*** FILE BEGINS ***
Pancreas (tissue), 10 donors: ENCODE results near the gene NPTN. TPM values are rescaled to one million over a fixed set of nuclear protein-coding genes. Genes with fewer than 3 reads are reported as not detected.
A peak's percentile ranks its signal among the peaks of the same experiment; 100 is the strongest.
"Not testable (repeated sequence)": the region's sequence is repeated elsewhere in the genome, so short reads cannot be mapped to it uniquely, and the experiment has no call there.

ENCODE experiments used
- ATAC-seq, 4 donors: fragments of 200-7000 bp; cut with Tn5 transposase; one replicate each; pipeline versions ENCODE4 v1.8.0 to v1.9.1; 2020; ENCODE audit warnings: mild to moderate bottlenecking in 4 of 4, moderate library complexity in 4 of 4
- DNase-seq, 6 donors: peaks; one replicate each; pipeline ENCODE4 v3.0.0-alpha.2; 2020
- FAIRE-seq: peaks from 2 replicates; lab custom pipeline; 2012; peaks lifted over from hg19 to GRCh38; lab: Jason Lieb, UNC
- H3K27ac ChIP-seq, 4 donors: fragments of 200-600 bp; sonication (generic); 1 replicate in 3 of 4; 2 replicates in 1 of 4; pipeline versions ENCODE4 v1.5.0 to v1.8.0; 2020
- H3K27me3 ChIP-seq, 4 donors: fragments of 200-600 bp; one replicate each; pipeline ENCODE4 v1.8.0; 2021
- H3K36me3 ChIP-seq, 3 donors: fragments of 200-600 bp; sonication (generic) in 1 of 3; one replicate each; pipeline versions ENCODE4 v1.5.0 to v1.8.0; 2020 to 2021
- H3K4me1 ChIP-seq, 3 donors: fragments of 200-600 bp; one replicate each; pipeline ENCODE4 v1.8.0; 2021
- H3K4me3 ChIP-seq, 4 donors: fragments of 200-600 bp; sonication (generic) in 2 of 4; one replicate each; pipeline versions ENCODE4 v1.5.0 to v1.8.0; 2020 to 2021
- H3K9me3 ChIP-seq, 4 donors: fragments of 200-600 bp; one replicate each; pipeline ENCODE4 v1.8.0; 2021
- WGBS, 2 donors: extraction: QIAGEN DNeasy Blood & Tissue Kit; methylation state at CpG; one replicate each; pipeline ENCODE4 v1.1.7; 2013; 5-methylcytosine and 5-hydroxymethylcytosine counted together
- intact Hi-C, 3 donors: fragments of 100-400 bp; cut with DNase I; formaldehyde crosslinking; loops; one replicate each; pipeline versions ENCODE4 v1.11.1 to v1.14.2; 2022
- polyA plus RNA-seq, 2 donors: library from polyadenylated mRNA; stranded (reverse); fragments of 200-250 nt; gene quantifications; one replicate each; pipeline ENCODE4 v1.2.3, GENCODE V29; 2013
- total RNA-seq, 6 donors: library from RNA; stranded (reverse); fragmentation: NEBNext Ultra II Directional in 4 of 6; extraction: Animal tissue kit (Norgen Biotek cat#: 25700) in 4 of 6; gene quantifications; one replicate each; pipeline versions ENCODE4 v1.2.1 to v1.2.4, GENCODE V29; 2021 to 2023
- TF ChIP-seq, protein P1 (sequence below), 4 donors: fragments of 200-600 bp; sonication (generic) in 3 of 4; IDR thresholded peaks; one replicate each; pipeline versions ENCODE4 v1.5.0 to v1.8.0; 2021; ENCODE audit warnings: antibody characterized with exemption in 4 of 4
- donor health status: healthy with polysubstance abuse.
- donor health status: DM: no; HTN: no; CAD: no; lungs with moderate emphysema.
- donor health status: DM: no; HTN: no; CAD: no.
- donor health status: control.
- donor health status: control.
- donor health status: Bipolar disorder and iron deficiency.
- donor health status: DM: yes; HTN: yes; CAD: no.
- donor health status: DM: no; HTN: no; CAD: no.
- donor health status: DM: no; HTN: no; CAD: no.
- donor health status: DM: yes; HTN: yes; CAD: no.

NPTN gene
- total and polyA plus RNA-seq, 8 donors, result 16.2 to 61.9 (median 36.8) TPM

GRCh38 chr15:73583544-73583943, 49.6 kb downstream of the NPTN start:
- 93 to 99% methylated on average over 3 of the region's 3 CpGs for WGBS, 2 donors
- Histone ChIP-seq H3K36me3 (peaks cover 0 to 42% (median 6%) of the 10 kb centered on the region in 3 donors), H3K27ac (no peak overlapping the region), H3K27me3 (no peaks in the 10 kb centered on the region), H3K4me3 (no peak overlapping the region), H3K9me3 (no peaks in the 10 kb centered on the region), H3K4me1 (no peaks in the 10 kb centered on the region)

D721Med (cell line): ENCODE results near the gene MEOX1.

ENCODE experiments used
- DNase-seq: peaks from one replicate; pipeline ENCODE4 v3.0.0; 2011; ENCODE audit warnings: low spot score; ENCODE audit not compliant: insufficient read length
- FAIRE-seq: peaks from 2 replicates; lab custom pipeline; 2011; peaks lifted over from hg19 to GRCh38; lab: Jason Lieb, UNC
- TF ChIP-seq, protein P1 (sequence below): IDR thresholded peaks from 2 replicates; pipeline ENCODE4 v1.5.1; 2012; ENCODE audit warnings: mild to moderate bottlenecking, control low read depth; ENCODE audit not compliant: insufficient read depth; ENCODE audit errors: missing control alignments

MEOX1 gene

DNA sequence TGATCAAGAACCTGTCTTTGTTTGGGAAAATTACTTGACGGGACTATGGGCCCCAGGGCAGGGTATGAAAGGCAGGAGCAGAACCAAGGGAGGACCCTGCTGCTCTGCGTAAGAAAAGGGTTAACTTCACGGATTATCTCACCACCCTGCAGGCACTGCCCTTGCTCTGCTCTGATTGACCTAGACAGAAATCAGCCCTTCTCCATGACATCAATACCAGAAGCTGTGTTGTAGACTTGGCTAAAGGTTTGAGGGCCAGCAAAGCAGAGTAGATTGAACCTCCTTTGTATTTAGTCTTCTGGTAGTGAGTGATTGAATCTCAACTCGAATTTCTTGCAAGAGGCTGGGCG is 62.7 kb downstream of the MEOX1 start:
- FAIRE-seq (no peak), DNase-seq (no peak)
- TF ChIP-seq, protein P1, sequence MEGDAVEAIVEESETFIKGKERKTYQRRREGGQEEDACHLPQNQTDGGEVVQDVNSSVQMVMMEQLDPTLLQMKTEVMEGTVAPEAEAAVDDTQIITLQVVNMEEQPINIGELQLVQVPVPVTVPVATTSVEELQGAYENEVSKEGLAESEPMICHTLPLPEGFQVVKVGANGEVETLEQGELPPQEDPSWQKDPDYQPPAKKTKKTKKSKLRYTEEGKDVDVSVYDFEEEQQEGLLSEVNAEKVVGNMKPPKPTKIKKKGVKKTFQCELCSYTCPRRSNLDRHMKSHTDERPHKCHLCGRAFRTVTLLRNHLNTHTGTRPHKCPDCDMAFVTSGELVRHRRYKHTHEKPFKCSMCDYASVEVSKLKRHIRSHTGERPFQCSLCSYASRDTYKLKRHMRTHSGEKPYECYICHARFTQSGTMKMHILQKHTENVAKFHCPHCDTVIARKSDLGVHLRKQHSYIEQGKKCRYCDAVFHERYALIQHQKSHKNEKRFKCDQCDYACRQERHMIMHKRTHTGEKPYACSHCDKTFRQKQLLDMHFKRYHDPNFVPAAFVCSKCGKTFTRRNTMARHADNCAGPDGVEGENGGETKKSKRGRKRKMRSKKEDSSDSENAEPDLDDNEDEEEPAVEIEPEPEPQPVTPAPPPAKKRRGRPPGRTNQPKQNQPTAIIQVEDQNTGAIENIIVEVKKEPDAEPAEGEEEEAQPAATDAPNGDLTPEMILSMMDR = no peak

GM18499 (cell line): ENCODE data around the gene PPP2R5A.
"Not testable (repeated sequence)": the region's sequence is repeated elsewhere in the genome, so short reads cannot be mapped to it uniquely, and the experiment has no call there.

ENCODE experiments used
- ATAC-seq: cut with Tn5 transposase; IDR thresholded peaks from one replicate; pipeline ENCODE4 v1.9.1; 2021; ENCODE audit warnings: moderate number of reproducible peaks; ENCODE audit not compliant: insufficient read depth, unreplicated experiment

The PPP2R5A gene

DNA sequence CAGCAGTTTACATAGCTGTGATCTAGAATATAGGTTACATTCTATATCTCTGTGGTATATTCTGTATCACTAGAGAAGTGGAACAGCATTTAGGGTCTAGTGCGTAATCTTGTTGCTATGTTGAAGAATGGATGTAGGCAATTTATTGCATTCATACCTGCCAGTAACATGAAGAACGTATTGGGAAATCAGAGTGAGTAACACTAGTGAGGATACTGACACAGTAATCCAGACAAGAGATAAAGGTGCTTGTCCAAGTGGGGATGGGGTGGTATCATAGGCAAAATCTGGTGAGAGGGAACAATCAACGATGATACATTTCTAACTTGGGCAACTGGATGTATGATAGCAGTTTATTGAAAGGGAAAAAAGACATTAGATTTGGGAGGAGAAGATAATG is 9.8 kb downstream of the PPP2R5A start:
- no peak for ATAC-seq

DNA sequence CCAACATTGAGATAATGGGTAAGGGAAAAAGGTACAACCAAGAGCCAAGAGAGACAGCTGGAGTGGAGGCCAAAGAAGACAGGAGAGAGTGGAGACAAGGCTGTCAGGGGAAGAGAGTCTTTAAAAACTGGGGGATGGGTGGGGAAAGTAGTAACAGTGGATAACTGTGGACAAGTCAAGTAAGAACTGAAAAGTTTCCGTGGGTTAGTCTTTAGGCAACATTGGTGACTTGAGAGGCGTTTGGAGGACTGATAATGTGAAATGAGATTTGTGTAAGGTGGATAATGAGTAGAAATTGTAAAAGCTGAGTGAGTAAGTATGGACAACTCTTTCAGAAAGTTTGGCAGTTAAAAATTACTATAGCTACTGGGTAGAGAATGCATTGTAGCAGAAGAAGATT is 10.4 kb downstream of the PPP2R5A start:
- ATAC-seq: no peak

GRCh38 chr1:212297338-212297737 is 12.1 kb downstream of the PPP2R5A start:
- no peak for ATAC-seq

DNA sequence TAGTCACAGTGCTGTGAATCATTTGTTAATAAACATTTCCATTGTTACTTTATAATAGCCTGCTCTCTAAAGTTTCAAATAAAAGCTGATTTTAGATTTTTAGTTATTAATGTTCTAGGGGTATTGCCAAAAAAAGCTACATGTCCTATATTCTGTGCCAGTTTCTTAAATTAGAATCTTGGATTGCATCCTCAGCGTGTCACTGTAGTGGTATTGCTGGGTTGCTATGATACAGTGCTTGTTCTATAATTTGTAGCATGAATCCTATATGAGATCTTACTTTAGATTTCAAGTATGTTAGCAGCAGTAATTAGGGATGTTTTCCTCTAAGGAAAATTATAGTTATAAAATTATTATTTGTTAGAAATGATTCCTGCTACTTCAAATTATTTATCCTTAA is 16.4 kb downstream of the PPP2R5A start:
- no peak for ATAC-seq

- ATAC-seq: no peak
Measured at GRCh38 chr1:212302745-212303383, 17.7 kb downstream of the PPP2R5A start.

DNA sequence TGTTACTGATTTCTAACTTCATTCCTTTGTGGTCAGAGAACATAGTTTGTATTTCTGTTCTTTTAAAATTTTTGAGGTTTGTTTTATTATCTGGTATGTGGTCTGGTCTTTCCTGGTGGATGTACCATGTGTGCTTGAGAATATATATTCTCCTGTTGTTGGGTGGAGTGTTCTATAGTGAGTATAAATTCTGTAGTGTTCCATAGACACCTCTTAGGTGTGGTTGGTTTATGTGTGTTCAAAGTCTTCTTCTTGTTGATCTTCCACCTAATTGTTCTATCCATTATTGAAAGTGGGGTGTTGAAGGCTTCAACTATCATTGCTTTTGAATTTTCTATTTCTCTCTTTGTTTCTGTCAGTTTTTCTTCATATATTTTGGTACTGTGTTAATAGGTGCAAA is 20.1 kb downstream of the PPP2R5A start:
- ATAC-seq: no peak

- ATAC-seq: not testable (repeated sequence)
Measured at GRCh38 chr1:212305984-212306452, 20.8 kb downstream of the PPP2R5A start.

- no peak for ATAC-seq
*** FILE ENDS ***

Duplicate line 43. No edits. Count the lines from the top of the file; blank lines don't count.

GM18499 (cell line): ENCODE data around the gene PPP2R5A.